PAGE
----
Craig was on the water a lot too – out in recreational boats fishing, rowing or sailing.
But it was through the New Zealand Police that he got his Skipper Restricted Limits qualification, and is now on a roster to captain the Lady Elizabeth IV emergency launch, based in Wellington. His navigation qualification is an NZOW (New Zealand Offshore Watchkeeper) with a command endorsement, now called a Skipper Coastal, Offshore; and Craig holds an MEC 6 (Marine Engineering Class 6) certificate of competence.
The job combines police work with maritime activities. The crew on shift may use the 18.5 metre catamaran to investigate crime - such as stolen boats – or to manage protest activity on the water, or in drug recovery operations. Responding to maritime emergencies, such as yachties in trouble, is another big part of the role.
Craig drove trucks before joining the Police in 1999, and then the Maritime unit in 2007. He says being able to carry out police work off a boat is the highlight of his career to date. He is keen to get more visitors on board Lady Elizabeth IV to showcase the water safety work the Maritime Police are involved in.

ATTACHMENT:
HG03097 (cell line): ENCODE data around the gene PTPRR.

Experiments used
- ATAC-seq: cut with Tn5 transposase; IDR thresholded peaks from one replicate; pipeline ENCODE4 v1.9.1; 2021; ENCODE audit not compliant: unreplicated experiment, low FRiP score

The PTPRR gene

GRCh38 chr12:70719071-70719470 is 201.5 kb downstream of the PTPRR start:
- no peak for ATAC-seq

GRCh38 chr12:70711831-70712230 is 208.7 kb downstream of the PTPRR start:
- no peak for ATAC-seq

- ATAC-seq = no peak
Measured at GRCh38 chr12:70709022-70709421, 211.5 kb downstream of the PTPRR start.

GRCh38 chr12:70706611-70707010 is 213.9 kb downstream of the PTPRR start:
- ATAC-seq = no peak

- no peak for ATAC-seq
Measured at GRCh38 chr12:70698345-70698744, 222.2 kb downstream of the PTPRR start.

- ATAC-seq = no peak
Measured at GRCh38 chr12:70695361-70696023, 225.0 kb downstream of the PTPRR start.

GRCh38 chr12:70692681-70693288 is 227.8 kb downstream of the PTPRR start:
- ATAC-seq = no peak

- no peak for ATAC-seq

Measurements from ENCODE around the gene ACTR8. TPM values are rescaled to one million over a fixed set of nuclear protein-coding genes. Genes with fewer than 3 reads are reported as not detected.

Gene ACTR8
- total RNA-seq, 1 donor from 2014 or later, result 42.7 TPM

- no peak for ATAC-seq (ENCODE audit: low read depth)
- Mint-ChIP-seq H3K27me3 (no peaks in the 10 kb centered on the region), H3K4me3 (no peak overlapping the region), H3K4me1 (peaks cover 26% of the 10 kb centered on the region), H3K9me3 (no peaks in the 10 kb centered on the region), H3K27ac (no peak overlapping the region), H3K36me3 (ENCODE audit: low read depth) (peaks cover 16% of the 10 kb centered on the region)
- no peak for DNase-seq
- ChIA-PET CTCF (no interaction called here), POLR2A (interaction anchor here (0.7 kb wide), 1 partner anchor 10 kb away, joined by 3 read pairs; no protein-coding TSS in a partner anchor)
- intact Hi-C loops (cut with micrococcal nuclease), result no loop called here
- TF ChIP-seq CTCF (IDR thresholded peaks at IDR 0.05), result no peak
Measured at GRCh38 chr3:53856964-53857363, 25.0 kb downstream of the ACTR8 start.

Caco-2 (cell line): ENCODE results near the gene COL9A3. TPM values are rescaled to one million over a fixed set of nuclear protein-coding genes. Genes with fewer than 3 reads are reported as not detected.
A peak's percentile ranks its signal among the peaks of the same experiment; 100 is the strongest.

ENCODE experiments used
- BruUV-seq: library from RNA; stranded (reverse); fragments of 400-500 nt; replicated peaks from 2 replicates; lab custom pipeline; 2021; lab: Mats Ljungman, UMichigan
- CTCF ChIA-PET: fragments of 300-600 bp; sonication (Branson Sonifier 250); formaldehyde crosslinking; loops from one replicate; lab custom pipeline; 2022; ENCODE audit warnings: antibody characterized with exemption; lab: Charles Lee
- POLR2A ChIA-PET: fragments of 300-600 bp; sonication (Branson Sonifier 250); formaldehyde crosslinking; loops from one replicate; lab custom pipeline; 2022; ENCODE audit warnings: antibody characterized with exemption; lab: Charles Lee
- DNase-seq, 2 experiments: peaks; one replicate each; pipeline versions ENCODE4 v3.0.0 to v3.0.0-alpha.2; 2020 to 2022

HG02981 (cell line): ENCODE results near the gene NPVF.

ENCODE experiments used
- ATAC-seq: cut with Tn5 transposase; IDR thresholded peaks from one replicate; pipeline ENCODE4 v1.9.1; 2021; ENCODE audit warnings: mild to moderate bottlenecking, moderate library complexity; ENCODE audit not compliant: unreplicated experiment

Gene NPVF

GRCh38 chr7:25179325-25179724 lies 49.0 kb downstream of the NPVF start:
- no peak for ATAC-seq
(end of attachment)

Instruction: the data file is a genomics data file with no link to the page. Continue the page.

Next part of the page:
Taking a global route to a maritime career
The sea is in Tianyu (Timmy) Xu’s blood – almost literally.
He grew up in the Zhoushan City archipelago, in the East China Sea, close to mainland China, which contains 1390 islands, of which 103 are inhabited all year round, and has a history as a major shipbuilding centre.
His two grandfathers both worked in the maritime industry – one a marine engineer and the other a marine biologist – and his father is a ship designer.
But Timmy’s global route to a maritime career hasn’t involved spending large amounts of time at sea.
His first degree from a university in Zhenjiang City was in naval architecture and ocean engineering.
He went on to further study of ocean engineering at Strathclyde University in Glasgow dealing with floating offshore structures, before joining Lloyd’s Register (China) as a trainee surveyor.